September 28, 2022

Utah liquor board issues three bar licenses, while warning other bars of too many violations

Three Utah companies were awarded highly sought-after bar licenses on Tuesday — one after months of trying, another in its first appearance before the state liquor board.

Members of the Department of Alcoholic Beverage Services commissioner warned prospective applicants that there are only two bar licenses left to issue in 2022. The commissioners also called out companies that have racked up multiple violations of the laws on alcohol – warning them that the council could revoke their licenses.

The Durango Bar, at 923 S. State St. in Salt Lake City, had its application for a bar license approved after months of discussions with the liquor commission over the establishment’s management practices.

Commissioner Tara Thue said she was impressed with the Durango and owner Pablo Hinojosa, for the amount of thought they put into its management manual and for working with the Suazo Business Center.

Although she voted to approve the Durango’s license, Thue said she wanted to see the bar open more than four days a week.

“I hope you see this not just as a business opportunity, but also as an opportunity to serve your community and be open with hours that serve the community outside of weekends,” Thue said.

While Hinojosa has attended DABS commission meetings since March in hopes of securing the license for The Durango, AJ and Mina Marzia, owners of The People’s Lounge – at 260 S. Main St. in downtown Salt Lake City – got their first try application approved.

The People’s Lounge is scheduled to open on September 8 and Commissioner Jaquelyn Orton has noted her luck for the first time.

“As a small business owner myself, I know how devastating it can be for a business to bear the costs you’ve already invested in it,” Orton said. “The People’s Lounge should have this opportunity because they have demonstrated their ability to get ahead, go into business and make money. Sometimes with a small business it’s a life or death situation, with postage month after month.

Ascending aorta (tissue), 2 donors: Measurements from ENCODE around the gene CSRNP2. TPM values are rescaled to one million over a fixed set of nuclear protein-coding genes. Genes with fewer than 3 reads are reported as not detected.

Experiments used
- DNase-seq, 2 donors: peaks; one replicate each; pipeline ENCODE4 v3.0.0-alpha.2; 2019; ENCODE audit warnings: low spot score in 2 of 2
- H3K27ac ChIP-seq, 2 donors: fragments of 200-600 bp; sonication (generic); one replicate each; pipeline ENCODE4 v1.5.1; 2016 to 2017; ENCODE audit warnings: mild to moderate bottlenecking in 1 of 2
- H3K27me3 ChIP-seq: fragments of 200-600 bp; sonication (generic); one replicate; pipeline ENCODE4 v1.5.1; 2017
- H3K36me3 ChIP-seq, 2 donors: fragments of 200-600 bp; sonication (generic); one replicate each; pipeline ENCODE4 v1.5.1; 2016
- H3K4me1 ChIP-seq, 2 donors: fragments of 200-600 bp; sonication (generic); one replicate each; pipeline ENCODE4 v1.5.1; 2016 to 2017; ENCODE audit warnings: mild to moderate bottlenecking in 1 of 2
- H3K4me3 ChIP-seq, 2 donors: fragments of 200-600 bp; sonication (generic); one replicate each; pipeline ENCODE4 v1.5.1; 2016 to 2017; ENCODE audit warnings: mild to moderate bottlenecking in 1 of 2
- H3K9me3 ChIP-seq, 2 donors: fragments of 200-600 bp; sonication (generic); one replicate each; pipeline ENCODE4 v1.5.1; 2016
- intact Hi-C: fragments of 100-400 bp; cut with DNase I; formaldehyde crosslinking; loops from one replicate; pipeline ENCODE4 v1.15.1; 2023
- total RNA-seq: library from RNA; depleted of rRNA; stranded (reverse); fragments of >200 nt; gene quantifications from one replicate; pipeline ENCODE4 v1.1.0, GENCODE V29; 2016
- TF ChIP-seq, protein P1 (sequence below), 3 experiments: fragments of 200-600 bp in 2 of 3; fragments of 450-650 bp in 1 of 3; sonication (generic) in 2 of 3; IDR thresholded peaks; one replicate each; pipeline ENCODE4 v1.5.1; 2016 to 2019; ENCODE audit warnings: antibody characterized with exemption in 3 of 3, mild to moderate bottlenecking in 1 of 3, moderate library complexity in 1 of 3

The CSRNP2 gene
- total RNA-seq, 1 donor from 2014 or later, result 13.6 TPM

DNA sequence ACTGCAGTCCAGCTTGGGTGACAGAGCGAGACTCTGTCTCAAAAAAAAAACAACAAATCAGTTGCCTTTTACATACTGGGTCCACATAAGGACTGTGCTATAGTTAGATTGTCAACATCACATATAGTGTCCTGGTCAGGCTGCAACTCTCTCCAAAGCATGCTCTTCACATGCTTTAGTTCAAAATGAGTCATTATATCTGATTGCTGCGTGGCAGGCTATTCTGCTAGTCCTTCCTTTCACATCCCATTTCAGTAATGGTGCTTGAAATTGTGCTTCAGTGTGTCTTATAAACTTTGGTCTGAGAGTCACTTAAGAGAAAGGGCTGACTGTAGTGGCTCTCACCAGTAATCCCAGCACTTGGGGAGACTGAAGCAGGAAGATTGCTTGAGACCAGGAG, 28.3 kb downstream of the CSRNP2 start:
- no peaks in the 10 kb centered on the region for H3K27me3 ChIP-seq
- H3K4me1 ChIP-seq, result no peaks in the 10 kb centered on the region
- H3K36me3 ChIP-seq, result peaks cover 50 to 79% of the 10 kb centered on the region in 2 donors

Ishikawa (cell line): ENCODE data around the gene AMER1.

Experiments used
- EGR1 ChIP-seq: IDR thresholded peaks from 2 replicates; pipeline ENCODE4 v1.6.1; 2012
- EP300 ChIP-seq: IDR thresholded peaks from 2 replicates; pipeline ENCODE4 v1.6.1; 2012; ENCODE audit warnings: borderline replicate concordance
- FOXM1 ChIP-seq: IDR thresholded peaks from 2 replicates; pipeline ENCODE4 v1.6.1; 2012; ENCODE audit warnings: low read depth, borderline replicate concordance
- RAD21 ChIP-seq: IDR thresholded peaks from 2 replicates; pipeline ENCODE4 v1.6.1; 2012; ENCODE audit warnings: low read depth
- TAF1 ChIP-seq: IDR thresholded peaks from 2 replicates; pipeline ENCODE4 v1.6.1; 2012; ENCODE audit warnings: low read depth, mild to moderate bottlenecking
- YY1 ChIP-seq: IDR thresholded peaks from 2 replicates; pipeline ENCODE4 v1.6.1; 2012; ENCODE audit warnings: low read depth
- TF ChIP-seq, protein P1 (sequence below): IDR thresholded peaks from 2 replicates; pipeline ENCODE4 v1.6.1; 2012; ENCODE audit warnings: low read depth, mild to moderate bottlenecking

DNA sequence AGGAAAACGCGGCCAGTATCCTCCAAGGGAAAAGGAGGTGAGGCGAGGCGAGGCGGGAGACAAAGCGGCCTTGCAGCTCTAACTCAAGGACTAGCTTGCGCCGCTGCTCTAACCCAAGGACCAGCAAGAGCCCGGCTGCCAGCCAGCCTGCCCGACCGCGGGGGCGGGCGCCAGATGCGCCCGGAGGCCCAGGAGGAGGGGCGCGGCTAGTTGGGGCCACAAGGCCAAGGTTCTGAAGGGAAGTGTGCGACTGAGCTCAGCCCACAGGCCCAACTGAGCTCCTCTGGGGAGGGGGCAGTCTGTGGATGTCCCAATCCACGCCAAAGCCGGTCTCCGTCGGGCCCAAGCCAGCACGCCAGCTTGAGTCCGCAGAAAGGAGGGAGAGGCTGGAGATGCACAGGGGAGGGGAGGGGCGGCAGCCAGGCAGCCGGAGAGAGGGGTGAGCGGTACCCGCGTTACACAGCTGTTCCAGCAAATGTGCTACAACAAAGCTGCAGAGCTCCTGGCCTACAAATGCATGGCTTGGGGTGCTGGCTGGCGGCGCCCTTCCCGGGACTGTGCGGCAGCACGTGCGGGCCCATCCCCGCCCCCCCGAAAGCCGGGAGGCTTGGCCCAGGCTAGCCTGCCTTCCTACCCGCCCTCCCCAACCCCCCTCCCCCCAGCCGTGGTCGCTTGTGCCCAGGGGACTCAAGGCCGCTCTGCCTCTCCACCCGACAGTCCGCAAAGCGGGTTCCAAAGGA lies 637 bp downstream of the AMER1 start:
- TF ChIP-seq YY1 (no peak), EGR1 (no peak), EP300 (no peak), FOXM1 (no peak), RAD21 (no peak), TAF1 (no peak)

The Coop by Roosters – a bar attached to Roosters Brewing Co. at 748 W. Heritage Park Blvd. in Layton – received the third bar license that the board approved on Tuesday. Owner Kim Bouchard openly wept with relief after the vote.

Juliette Tennert, the commission’s new chair, cited the $750,000 loan Roosters received from the Davis County Council of Governments, as well as letters of support from the community — something, she said. , which generally does not influence his vote.

“This type of investment from your entire community moves me, and we were all very impressed,” Tennert said, adding that “being able to provide this type of loan to a woman-owned business makes me happy.” .

Thue noted that the commission has only two bar licenses left to issue in the last four months of 2022 – and 11 applicants are lining up, with their establishments either ready to start or planning to open in the coming months. .

“We literally have to ration licenses,” Thue said.

Some licenses could be released, Tennert warned, if current licensees lose them due to multiple violations of Utah liquor rules. This month’s list of violations was long, with 41 instances of errors in customer service.

“It’s hard to see such a long list of violations,” Tennert said. “When we get to three violations, we will have to consider revoking the licenses, because of where we are.”

The Tap Room in the Sugar House neighborhood of Salt Lake City received four violations. Avenues Proper Restaurant & Publick House, in Salt Lake City, received two violations. So did Buffalo Wild Wings, once at its Sandy location and once at its South Jordan restaurant.

Daniel Chambers, owner of The Tap Room, told the commission on Tuesday that the violations were the first the bar had received since 1986. The violations were due to an employee, who was fired, Chambers said.

Commissioner Jaquelyn Orton noted that the violations at Buffalo Wild Wings dated back to last September. Staff have received continuous training, she said, and yet the violations continue. The restaurant, at the suggestion of Commissioner Thomas Jacobsen, will work on the issues and report back at the September meeting.

Accentuating the positive, Tiffany Claason, executive director of DABS, told the council that her office had sent out 146 letters of recognition to companies that had passed Special Bureau of Investigation safety inspections with flying colors.

“Initially, we thought we might have 20,” Clason said, via Zoom from Nashville, where she’s attending an alcohol policy conference. “We know you all have to deal with violations, but we want to recognize licensees who go above and beyond.”